Two-step IMS was able to enrich E coli to around 95% from biofil

Two-step IMS was able to enrich E. coli to around 95% from biofilms containing only 8.1% E. coli (2.3 × 106 CFU/ml E. coli and 2.6 × 107 CFU/ml S. maltophilia) (Figure 2B). The results demonstrated the feasibility of using IMS to separate E. coli cells from biofilms. It is important to obtain target cells in high purity from mixed species communities for subsequent cDNA microarray analysis in order to effectively limit cross hybridization. The results showed that a high purity of E. coli cells could be obtained by IMS from different mixed-species communities (suspensions or biofilms) with various amounts

of E. coli cells (0.7-71.3%). Preservation find more of RNA integrity during cell separation Preserving RNA integrity during IMS is critical when collected cells are used for subsequent cDNA microarray analysis. RNAlater (Ambion, Austin, TX) has been used widely to preserve RNA in bacterial cells, but the impact of RNAlater on IMS performance was unknown. The recovery rate of E. coli dropped to 1% if cells remained

in RNAlater during the complete IMS procedure. This may be the result of antibody denaturing by the global protein denaturing reagents present in RNAlater. Alternative products, such as RNAprotect (Qiagen, Germantown, MD), contain similar denaturing reagents and are expected to show similarly reduced recoveries. In order to overcome this problem, RNAlater was removed during SP600125 supplier some steps of the IMS procedure. Samples were stored in RNAlater at 4°C overnight to allow the reagent to penetrate into bacterial cells and to stabilize intracellular RNA. RNAlater was then removed and bacterial cells were resuspended in separation buffer just before incubation with antibody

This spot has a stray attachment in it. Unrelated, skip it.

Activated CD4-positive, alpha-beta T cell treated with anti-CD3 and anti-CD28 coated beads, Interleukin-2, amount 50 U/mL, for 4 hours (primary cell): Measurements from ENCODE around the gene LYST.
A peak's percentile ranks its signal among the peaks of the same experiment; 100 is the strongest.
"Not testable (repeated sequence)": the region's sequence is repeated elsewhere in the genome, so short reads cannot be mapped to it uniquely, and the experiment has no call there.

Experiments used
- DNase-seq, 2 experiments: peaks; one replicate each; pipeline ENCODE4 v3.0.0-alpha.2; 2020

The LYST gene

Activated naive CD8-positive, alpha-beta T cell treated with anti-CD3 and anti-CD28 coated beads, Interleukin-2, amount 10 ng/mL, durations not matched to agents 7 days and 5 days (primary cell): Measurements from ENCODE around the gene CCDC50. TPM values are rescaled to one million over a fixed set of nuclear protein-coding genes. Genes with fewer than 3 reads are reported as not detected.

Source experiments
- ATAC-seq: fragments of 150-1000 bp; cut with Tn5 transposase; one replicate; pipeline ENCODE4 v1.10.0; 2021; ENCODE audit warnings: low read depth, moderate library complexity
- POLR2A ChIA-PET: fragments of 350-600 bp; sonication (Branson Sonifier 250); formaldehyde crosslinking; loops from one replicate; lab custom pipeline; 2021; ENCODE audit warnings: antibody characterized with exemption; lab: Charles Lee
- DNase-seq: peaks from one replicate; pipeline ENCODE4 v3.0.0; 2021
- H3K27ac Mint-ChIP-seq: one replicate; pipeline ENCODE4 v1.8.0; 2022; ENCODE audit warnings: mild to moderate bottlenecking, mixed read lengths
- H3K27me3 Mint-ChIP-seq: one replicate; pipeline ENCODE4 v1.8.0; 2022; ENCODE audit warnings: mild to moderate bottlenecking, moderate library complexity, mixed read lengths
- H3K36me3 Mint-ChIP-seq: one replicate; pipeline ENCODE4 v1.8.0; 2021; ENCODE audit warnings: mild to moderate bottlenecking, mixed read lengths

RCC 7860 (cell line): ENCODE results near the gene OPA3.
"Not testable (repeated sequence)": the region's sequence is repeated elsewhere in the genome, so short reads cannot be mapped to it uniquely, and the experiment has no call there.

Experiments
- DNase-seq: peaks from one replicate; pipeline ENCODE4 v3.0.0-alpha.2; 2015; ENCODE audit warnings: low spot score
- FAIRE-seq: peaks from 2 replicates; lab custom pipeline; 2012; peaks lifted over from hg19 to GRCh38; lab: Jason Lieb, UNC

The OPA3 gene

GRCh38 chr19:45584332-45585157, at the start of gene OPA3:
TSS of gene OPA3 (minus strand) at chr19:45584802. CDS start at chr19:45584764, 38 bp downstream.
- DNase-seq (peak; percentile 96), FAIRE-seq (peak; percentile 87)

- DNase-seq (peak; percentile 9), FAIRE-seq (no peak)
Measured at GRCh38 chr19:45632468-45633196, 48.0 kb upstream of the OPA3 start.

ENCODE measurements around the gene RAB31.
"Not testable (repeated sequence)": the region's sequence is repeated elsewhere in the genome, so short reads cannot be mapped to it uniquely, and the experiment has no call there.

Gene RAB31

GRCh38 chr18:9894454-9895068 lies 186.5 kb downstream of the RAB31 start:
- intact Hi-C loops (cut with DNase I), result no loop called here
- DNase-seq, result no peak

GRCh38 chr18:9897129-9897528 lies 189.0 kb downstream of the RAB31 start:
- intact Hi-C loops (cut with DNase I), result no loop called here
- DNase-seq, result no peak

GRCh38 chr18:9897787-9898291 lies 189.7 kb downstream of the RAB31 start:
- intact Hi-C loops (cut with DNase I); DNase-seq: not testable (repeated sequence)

and microbeads. One-step IMS enriched E. coli to a similar level as shown in Figure 2A and removed over 99% of S. maltophilia cells (data not shown). The results confirmed that the modified protocol did not affect the recovery and purity of E. coli processed by IMS. Pre-stabilization in RNAlater, quick sample processing (~30 min), low working temperature (4°C), and maintaining an RNAase-free environment were combined Protein kinase N1 to limit RNA degradation during IMS, since RNAlater had to be removed during some steps of the IMS procedure. The effectiveness of these strategies in preserving the integrity of RNA was confirmed by observing, using agarose gel electrophoresis, high quality RNA Berzosertib molecular weight extracted from cells treated with the IMS procedure (data not shown). Impact of cell separation on E. coli transcription profiles To evaluate whether gene expression profiles were changed during sample processing (biofilm dispersion) and IMS cell sorting, cDNA microarray analysis was used to compare gene expressions of E. coli cells without dispersion and IMS (unsorted cells) and with dispersion and IMS (sorted cells). To eliminate the possible impact of any non-target RNA (from the small amount (< 5%) of S.

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